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Offences

Legal definition

How are ‘money laundering’, ‘terrorism financing’ and ‘fraud’ legally defined in your jurisdiction?

‘Money laundering’ is broadly defined under the Proceeds of Crime Act 2002 and covers virtually any act (including mere possession of property) that constitutes a person’s benefit from ‘criminal conduct’ (which is again broadly defined).

‘Terrorist financing’ under the Terrorism Act 2000 includes raising, providing, receiving, using or possessing funds or other property that the offender has reasonable cause to suspect may be used for the purposes of terrorism (including for the benefit of a proscribed organisation).

‘Fraud’ is defined in the Fraud Act 2006 as various acts of dishonesty (including making false representations, failing to disclose information or abusing a position) which are intended by the offender to make a gain for him or herself or another, or cause loss to another.

Principal and secondary offences

What are the principal and secondary offences in relation to money laundering, terrorism financing and fraud?

The principal money laundering offences are set out in Sections 327 to 329 of the Proceeds of Crime Act and include various acts in relation to criminal property, from disguising or converting the property to merely acquiring or possessing it, as well as becoming concerned in an arrangement that enables the acquisition or retention of criminal property by another person. ‘Criminal property’ is defined in Section 340 as property that constitutes or represents a person’s benefit from ‘criminal conduct’, which includes overseas conduct that is lawful where it occurs but which would be unlawful if it took place in the United Kingdom.

There are numerous secondary money laundering offences which mostly apply to persons in the regulated sector (including banks, accountants and most lawyers). The most important offences are failing to report money laundering (where there are reasonable grounds to suspect it) and tipping off a person about a report or an investigation. 

The principal terrorist financing offences are outlined in Sections 15 to 18 of the Terrorism Act and include:

  • raising, providing, receiving, using or possessing funds or other property that the offender has reasonable cause to suspect may be used for the purposes of terrorism (including for the benefit of a proscribed organisation); and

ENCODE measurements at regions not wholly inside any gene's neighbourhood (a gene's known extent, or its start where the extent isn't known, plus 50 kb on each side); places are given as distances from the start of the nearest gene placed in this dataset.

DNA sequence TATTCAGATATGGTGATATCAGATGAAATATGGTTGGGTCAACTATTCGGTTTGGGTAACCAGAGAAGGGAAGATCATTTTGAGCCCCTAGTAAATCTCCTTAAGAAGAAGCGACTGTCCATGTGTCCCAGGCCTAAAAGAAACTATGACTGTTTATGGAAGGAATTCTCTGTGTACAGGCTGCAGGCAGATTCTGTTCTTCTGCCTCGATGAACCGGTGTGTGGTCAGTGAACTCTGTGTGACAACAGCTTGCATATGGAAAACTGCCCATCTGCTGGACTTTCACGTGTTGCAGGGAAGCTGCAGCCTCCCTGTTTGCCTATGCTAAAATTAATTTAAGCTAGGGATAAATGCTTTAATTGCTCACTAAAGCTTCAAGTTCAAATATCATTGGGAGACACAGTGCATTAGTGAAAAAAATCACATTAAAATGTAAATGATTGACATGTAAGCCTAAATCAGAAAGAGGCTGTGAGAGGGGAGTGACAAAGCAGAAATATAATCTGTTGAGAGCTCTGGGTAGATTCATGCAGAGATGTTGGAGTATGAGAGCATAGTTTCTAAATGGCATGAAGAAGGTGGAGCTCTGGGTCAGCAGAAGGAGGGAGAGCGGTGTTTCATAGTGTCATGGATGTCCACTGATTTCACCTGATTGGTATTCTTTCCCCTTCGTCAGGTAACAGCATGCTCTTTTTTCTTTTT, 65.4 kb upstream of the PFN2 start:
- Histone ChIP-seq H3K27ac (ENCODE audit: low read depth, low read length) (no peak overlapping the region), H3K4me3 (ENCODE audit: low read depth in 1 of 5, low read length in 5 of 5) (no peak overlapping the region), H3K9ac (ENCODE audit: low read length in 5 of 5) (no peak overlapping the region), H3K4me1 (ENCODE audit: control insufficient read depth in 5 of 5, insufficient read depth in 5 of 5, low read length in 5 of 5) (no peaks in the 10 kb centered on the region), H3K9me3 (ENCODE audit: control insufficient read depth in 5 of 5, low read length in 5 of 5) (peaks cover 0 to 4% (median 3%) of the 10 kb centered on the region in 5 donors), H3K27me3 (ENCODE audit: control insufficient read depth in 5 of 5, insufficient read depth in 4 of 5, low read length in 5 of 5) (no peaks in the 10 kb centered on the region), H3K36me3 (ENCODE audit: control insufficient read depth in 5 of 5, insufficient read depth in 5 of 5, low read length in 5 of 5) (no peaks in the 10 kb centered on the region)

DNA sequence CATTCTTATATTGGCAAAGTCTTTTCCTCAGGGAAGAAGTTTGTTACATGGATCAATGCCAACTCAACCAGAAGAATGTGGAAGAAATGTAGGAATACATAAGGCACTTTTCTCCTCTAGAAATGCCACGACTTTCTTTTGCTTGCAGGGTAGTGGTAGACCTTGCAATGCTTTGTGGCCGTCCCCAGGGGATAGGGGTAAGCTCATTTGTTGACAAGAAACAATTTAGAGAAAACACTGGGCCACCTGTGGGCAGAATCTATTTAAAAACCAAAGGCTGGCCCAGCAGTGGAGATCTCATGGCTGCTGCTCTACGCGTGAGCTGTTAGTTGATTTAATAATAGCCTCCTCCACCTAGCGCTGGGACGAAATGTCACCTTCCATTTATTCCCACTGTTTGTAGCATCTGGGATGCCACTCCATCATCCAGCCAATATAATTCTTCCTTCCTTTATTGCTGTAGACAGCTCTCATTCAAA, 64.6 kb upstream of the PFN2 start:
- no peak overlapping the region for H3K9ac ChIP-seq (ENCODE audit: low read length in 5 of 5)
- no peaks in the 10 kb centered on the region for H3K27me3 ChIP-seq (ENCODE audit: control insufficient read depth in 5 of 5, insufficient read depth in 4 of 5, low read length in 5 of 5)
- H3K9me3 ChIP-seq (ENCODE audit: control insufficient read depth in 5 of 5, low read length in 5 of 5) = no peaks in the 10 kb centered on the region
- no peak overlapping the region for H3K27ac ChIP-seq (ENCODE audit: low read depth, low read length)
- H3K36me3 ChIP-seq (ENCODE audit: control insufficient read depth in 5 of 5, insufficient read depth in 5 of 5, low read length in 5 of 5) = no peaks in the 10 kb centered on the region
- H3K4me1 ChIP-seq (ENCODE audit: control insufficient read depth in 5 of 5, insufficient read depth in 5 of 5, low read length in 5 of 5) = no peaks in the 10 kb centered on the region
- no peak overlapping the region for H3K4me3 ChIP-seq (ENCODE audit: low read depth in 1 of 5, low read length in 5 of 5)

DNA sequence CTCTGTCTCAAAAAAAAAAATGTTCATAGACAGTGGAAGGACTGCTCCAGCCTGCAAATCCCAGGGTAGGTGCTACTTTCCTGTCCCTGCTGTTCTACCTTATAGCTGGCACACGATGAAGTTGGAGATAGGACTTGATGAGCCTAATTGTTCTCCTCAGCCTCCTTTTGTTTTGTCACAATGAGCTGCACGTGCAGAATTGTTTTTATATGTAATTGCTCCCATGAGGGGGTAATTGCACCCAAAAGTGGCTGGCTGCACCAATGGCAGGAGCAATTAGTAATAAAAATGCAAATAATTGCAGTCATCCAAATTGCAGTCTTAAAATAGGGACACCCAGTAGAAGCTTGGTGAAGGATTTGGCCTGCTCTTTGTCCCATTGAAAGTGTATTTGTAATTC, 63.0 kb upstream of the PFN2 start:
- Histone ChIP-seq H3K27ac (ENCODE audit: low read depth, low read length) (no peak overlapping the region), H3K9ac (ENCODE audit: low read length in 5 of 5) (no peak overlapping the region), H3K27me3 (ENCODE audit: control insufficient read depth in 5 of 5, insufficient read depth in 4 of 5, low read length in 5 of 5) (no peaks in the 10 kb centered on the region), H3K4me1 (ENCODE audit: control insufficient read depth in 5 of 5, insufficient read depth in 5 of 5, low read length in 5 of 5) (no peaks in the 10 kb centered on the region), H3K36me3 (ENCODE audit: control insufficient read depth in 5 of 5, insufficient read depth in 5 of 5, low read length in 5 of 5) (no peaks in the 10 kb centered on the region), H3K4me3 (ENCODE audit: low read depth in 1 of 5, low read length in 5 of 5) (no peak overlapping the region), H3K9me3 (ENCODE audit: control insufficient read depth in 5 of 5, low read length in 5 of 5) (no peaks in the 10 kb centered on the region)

• becoming involved in an arrangement that makes funds available to another for the purposes of terrorism (likewise) or that facilitates the retention or control by another of ‘terrorist property’, which includes:
    • property likely to be used for the purposes of terrorism;
    • the resources of a proscribed organisation;
    • the proceeds of acts of terrorism; or
    • the proceeds of acts carried out for the purposes of terrorism.

Secondary terrorist financing offences include failing to report suspicions about terrorist acts, property and suspects.

The principal fraud offences are outlined in Sections 2 to 4 of the Fraud Act and include:

  • making a false representation;
  • failing to disclose information which the offender is under a legal duty to disclose; and
  • abusing a position in which he or she is expected to safeguard (or not act against) the financial interests of another person.

In each case the act must be committed dishonestly and with the intention to make a gain for the offender or another, cause a loss to another or expose them to a risk of loss.

Secondary fraud offences include possessing, making or supplying articles for fraudulent use, participating in a fraudulent business and obtaining services dishonestly.

Predicate offences

How are predicate offences defined?

The United Kingdom has adopted an all-crimes approach to predicate offences for the purposes of money laundering legislation (ie, there are no crimes for which the proceeds would not be capable of being laundered). It is unnecessary for a money laundering prosecution to define the predicate offence involved, provided the circumstances in which the money (or other property) was handled give rise to an irresistible inference that it constitutes or represents the proceeds of criminal conduct (following the judicial authority of R v Anwoir [2008] EWCA Crim 1354). For the purposes of the specific money laundering offence in Section 18 of the Terrorism Act, any act of terrorism is effectively a predicate offence.

De minimis rules

What de minimis rules apply to money laundering, terrorism financing and fraud offences?

There are no de minimis rules in the legislation for money laundering, terrorist financing or fraud, except that under Section 339A of the Proceeds of Crime Act, certain principal money laundering offences do not apply to deposit-taking bodies where the amount concerned is under the threshold amount of £250.

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